Smart Meters Market to register 8.7% CAGR during 2017-2023: MRFR Study

The smart meters market has been witnessing significant growth in recent years, states a recent study by Market Research Future (MRFR), a research body. According to MRFR, the global smart meters market would garner exponential accruals by 2023, registering over 8.7 percent CAGR throughout the forecast period of 2017-2023.

Smart meters can automatically send the collected data to the suppliers and users on their mobile application. Operators can get the meter reading directly on the cell phone or other devices through the application.

A smart meter can read and display the consumption of electricity, gas, and water and also helps in controlling their usages. It can show accurate real-time data and advanced data analytics for the day-to-day utilisation of electricity, gas and water.

MRFR also states that smart meters are fully automated and can switch-on and off the power supply on the command of a wireless software or handheld unit such as smartphone; therefore, eradicating chances of probable accidents in cases like gas/electricity leakages, etc. Smart meters are increasingly replacing the traditional meters owing to their advantages such as energy-efficient consumption control, etc.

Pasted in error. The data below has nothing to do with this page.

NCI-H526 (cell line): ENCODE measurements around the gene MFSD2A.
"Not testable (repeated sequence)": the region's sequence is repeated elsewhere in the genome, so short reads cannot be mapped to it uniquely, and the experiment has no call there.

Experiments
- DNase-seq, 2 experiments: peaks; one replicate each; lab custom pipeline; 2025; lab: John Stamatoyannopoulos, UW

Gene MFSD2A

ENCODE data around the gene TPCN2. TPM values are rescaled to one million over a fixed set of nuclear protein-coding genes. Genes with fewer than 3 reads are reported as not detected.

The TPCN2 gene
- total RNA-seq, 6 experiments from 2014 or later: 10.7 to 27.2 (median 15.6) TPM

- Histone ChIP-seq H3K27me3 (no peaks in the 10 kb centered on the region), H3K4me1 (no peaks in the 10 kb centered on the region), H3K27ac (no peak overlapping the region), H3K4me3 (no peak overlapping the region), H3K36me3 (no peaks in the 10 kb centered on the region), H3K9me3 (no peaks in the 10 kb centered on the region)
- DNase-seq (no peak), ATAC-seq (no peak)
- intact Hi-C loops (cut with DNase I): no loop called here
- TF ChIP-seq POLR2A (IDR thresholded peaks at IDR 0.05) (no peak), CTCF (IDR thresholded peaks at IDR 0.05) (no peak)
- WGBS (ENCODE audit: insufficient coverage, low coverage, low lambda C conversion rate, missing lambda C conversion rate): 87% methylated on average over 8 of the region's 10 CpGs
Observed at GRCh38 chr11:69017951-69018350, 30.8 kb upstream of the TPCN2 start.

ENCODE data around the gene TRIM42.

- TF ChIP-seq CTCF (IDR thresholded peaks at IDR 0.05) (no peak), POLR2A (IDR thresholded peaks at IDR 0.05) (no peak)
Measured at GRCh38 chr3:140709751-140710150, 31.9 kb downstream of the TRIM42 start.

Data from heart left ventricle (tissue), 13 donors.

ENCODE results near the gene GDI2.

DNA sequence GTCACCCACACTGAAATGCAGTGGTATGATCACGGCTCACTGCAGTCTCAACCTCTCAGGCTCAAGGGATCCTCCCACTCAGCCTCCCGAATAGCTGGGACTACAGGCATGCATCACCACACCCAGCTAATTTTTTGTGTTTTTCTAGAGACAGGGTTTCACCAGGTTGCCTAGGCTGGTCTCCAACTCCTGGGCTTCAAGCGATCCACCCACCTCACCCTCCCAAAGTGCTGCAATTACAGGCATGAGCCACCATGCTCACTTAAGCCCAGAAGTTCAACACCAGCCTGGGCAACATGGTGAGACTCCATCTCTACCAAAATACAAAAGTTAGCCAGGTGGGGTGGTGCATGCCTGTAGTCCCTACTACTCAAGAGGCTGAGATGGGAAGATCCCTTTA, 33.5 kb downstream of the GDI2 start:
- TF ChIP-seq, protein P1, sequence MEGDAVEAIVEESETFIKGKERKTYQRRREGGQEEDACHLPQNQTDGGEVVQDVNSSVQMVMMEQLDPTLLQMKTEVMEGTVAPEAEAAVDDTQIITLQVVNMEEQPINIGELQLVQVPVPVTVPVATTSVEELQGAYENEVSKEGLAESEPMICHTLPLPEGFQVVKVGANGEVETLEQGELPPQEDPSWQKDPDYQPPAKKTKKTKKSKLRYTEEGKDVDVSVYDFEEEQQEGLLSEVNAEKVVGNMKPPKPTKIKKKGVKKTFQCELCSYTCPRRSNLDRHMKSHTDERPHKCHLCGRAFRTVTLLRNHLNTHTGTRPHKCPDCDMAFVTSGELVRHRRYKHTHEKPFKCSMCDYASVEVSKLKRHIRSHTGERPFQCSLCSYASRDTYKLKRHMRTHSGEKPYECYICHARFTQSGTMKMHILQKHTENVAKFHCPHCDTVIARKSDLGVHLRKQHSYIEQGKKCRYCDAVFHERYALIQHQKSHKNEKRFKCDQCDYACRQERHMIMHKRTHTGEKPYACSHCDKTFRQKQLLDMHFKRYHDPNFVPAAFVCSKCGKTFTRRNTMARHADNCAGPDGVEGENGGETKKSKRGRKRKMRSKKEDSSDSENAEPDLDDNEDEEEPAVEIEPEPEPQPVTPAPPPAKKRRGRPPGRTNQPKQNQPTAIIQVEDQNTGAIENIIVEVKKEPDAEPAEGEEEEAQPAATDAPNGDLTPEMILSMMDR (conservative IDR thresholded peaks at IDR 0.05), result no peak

Such advantages of smart meters save a whole lot of time and energy of operators, spent on a personal visit required to get the meter reading. In addition to the consumption information, the collected data also provides details about valve and battery status.

Additional factors driving the growth of the global smart meters market include rising government initiatives and mandates to implement smart meters in households and commercial application. These government initiatives are also spreading awareness about the smart and efficient usages of these meters.

MRFR also points out the challenges in the Smart Meters systems. “There are some glitches in these smart meters too, such as compatibility issues. Most of the smart gas meters are designed to be compatible with their suppliers. These supposedly smart meters installed in households are not adaptable to the other or the rival supplier’s connections. Switching suppliers needs reverting the meter to an inactive mode just as the good old traditional meters. Also, terrorists can use these meters for the surveillance and to snoop on citizens,” states MRFR.

“Such issues, coupled with the high initial cost of smart meters, are obstructing the growth of the market. Nevertheless, advancements in technology are already underway, which would eliminate these issues introducing a new centralised communications network,” MRFR adds.

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